All of us occasionally struggle with negative or overwhelming emotional reactions. But few of us have been taught to handle difficult feelings effectively. In this episode, Dr. Bethy Campbell returns to the Change Academy to share techniques for working with our most challenging emotions–enabling us to handle stressful situations with greater resilience and to access healthier emotional responses.
Dr. Bethy Campbell is a clinical psychologist, a marriage and family therapist, with special expertise and certification in career development counseling. During her academic career, she also pioneered a curriculum on Helping Skills, a process that people who are not trained therapists can safely use to support others (or help themselves) when dealing with psychologically or emotionally challenging situations.
- Our emotions can be a powerful source of information, but we need to learn how to recognize and interpret the signals they are sending.
- Although our feelings are neither good or bad, the way we express those emotions may be healthy or unhealthy.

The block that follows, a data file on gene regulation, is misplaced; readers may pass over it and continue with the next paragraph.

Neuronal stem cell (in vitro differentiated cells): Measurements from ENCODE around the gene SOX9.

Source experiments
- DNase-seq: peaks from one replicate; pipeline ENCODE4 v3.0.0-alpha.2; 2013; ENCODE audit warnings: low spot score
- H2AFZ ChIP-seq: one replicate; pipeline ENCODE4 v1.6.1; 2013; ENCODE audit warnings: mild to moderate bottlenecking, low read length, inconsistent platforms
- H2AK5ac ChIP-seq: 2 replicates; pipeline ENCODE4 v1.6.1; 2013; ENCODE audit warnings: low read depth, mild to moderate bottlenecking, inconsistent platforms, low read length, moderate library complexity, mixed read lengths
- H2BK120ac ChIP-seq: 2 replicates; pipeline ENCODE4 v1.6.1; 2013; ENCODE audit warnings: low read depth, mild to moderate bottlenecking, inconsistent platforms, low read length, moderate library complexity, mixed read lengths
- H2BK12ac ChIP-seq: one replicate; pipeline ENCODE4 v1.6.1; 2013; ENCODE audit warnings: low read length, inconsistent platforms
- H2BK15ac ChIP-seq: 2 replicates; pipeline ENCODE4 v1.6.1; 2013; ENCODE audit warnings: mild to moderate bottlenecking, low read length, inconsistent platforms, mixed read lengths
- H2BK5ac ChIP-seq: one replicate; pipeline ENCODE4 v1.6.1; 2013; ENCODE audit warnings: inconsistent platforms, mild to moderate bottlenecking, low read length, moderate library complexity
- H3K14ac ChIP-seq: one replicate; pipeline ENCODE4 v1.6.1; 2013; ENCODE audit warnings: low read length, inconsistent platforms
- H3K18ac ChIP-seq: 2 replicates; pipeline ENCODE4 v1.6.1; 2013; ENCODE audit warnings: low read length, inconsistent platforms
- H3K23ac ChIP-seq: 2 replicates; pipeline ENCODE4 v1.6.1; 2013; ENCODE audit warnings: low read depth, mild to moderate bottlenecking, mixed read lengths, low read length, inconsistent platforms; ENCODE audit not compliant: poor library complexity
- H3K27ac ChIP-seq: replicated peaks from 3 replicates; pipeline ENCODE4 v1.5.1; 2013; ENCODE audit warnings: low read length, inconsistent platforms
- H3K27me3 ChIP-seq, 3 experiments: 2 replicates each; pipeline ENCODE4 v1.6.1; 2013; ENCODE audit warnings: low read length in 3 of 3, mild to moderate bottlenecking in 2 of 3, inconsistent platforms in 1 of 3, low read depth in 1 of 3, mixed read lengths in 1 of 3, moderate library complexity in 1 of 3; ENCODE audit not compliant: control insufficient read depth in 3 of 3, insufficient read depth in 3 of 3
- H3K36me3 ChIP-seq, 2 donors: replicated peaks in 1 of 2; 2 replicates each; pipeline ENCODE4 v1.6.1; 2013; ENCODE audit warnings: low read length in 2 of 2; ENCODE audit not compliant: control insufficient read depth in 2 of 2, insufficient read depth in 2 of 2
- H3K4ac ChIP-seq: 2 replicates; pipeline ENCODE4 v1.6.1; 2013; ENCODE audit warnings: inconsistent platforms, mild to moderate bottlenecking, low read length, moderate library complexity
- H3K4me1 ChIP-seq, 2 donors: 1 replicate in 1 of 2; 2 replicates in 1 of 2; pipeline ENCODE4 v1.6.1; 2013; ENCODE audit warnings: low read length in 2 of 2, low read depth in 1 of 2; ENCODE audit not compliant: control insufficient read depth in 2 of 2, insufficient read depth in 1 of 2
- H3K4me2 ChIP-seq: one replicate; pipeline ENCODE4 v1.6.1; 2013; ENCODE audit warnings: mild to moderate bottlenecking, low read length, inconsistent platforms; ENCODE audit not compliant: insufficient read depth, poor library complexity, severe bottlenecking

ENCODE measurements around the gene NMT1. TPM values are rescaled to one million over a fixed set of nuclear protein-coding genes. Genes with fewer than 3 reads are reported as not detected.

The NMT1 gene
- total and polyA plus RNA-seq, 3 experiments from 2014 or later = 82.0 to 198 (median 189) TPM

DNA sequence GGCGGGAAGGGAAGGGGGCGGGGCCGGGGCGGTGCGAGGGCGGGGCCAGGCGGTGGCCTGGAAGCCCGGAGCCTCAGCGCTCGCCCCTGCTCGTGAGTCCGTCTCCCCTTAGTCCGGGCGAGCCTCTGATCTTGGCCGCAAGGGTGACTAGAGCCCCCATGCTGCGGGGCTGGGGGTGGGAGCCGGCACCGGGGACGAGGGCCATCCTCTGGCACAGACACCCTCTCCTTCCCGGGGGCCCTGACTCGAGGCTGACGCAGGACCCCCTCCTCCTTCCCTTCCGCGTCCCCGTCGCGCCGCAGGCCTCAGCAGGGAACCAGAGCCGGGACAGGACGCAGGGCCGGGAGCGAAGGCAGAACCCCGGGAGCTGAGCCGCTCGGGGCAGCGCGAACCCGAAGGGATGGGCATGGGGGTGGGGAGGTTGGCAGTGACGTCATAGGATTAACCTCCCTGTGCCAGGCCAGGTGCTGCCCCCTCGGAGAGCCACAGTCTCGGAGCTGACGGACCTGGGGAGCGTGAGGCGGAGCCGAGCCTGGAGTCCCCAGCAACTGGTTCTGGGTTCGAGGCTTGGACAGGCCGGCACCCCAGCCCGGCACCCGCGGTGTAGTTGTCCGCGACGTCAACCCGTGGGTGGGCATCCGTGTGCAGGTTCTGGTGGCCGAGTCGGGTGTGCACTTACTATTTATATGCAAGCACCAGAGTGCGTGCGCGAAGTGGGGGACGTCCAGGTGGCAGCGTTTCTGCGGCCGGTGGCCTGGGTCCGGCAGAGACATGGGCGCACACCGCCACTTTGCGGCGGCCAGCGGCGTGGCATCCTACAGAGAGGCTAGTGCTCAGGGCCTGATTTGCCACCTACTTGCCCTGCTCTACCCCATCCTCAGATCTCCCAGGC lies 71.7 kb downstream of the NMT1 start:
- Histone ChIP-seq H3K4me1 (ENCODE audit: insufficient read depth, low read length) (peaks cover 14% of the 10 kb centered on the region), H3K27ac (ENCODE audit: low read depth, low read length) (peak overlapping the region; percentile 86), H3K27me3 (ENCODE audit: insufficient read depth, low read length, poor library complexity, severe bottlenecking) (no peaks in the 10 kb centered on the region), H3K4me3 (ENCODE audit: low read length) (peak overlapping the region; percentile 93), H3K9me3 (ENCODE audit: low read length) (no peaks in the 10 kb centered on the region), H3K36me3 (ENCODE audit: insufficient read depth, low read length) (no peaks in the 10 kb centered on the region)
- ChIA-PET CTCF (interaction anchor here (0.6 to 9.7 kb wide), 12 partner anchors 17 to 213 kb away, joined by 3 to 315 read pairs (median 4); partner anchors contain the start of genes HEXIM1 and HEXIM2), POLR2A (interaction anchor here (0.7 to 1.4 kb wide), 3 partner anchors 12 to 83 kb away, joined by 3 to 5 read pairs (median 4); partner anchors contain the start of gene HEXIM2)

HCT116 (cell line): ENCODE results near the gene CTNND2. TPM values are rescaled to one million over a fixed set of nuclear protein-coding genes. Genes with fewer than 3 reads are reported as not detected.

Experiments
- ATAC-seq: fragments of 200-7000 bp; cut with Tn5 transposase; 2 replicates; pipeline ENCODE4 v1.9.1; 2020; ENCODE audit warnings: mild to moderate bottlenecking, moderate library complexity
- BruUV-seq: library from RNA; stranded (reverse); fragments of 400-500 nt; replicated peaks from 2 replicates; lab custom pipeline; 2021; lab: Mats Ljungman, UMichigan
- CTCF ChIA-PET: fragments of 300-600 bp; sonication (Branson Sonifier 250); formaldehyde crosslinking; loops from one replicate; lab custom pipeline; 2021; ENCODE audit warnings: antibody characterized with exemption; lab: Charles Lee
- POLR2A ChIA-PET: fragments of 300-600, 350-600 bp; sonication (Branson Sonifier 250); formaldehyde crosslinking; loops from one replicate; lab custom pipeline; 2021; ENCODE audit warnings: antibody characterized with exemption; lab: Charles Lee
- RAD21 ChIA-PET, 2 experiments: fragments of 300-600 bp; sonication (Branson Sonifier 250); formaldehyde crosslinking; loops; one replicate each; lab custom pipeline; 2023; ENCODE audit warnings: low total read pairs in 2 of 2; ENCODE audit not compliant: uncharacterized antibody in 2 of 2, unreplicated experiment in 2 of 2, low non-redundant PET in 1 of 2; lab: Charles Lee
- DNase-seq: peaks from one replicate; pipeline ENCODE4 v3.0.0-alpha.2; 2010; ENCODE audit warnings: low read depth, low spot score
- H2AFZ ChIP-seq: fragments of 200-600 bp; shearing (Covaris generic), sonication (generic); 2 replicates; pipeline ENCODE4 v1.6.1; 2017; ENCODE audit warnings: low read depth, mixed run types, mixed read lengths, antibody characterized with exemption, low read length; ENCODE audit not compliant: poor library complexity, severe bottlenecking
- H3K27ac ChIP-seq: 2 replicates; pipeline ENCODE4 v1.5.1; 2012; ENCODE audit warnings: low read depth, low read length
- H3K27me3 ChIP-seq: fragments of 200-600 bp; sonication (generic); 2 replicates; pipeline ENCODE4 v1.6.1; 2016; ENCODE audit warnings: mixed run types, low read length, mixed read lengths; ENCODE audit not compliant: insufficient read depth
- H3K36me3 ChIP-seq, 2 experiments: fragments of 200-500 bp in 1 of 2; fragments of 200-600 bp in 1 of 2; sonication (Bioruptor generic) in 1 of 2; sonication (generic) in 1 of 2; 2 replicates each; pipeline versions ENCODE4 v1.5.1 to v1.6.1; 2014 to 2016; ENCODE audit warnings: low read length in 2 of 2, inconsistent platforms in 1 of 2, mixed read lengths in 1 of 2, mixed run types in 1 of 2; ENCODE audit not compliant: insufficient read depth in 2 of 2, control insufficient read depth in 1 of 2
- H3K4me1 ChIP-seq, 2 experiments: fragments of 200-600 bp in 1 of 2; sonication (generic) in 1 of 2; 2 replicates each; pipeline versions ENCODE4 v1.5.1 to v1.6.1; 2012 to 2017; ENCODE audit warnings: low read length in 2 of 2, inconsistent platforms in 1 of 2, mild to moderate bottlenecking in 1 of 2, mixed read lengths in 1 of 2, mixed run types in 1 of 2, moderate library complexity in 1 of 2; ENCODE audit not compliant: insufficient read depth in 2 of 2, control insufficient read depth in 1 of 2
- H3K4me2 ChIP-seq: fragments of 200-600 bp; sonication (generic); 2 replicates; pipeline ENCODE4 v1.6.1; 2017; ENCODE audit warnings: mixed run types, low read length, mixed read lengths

- Our primary emotional responses may be buried under several layers of secondary emotions that need to be explored first.
- Simply labeling and rating the intensity of our emotions is often enough to dissipate their intensity.
- The goal is not to eliminate emotions but to foster a healthier relationship with them, leading to improved self-understanding and emotional well-being.
(adapted from Helping Skills Training for Nonprofessional Counselors)
Consider how primary and secondary emotions and emotional signals apply to your own life.
- Can you think of a time when secondary emotions clouded your awareness and expression of your primary emotions? Write down your recollections of that time, highlighting primary and secondary emotions.
- What do you believe your emotions were signaling and motivating you to do?
- How might talking (or writing?) about these feelings help you access primary emotions and adaptive signals?
Helping Skills Training for Nonprofessional Counselors by Elizabeth L. Campbell, PhD